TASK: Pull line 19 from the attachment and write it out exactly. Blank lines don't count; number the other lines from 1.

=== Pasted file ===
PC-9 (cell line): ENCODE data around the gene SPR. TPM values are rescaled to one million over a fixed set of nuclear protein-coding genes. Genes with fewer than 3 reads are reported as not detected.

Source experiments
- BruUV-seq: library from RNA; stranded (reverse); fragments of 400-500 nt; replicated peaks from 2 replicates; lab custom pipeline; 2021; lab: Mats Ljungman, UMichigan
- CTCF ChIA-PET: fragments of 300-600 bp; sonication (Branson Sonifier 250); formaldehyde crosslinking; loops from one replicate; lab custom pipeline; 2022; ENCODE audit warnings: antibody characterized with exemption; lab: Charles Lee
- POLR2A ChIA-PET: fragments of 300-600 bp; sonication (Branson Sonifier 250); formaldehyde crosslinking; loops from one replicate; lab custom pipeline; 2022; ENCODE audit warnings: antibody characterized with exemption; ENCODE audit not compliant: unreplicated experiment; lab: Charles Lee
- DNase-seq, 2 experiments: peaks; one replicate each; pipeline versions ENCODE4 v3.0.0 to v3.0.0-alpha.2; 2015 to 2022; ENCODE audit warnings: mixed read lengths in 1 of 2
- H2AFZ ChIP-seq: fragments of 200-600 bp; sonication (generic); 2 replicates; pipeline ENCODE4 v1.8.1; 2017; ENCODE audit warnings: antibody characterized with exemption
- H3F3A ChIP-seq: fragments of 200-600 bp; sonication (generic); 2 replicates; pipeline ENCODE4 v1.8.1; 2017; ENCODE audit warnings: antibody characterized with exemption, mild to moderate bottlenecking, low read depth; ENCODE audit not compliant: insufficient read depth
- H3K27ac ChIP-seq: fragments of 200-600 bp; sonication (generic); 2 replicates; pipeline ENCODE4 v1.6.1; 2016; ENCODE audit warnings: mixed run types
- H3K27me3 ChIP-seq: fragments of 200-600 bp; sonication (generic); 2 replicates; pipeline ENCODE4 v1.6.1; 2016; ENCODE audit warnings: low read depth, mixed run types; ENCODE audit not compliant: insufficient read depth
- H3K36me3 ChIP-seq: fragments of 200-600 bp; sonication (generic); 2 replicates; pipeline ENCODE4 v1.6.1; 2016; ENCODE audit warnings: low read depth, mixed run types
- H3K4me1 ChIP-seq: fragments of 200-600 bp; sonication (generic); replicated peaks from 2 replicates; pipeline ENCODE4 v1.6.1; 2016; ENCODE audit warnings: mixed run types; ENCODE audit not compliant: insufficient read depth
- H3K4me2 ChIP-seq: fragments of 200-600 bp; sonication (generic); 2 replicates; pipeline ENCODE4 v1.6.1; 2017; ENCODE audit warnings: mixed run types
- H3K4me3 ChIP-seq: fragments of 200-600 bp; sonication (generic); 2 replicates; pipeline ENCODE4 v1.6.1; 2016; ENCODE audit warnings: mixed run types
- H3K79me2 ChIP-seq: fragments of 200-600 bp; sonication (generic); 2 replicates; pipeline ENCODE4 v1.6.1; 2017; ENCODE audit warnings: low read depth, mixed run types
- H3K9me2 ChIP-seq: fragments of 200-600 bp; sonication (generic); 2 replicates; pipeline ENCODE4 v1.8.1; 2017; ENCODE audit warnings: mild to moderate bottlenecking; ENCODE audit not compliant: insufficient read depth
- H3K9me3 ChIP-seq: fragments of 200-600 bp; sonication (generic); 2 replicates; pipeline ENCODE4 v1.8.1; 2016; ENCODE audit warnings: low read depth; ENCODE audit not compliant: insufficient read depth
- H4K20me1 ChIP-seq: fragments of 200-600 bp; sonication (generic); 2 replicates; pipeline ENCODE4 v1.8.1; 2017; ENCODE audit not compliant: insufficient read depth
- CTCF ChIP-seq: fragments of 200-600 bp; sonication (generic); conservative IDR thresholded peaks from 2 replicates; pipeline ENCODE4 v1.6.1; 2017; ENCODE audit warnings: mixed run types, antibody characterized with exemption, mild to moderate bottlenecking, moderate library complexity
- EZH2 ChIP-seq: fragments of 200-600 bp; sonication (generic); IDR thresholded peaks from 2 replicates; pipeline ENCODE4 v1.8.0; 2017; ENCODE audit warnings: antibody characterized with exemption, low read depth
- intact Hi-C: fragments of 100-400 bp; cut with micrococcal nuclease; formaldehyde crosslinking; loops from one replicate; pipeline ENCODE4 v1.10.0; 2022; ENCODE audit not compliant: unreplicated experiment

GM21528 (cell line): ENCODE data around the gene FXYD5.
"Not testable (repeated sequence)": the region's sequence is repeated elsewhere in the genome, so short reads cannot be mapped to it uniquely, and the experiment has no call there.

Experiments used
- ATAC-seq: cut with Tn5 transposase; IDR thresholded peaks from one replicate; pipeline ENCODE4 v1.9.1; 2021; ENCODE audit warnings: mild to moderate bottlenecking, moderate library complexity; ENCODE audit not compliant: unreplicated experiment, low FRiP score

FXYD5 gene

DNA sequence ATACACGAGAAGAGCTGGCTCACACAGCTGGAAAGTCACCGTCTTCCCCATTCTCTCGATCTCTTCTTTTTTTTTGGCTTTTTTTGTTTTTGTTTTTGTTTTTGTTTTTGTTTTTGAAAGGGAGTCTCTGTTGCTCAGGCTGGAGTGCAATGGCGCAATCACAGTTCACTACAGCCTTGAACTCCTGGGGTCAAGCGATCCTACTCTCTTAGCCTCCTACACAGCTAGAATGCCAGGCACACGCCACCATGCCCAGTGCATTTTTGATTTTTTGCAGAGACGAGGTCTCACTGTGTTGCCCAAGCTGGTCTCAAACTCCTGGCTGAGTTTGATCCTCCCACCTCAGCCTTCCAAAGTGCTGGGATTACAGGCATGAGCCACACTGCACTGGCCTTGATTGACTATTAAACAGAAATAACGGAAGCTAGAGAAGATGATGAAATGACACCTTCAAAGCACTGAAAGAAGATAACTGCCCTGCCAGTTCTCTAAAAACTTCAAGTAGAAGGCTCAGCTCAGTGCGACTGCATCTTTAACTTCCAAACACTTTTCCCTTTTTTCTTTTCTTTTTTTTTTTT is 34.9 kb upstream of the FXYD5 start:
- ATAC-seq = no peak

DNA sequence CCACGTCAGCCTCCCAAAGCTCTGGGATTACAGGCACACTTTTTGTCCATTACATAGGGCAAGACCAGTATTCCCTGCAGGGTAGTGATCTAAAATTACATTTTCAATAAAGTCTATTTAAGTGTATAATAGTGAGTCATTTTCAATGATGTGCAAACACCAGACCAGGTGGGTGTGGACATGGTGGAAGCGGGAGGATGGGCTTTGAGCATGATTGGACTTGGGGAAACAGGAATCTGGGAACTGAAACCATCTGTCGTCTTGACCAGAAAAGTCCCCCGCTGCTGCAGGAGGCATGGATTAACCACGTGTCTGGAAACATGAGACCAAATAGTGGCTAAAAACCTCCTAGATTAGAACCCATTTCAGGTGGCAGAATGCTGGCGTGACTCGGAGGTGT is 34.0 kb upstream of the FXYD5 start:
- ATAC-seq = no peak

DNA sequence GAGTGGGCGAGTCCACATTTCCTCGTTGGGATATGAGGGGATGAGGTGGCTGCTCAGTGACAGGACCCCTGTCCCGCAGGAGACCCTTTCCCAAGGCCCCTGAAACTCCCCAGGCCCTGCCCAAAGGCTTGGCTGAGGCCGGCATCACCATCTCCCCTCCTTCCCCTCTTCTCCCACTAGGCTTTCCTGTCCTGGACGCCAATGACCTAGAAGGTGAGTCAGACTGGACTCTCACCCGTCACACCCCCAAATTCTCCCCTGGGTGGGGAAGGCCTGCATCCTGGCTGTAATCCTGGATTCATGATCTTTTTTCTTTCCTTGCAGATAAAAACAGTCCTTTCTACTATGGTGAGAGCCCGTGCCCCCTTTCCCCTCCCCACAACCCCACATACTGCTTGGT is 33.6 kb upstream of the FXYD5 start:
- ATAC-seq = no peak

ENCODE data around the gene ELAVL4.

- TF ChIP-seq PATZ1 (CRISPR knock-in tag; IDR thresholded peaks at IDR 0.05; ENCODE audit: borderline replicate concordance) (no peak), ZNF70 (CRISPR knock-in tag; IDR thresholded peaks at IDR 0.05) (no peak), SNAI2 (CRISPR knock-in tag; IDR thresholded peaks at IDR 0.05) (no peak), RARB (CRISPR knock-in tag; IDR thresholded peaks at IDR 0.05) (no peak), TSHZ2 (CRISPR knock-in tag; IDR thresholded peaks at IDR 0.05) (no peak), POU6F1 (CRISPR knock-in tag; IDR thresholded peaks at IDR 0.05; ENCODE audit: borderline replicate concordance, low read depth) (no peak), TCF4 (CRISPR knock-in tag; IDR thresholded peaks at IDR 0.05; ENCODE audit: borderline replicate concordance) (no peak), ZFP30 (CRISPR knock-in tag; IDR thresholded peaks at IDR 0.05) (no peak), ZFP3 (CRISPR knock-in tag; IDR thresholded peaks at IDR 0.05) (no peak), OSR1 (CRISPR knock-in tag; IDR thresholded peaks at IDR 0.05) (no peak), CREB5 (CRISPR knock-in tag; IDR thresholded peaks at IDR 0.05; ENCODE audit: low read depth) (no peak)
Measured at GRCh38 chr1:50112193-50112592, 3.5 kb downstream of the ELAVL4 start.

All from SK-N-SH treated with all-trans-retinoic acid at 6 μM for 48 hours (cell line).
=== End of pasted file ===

- CTCF ChIP-seq: fragments of 200-600 bp; sonication (generic); conservative IDR thresholded peaks from 2 replicates; pipeline ENCODE4 v1.6.1; 2017; ENCODE audit warnings: mixed run types, antibody characterized with exemption, mild to moderate bottlenecking, moderate library complexity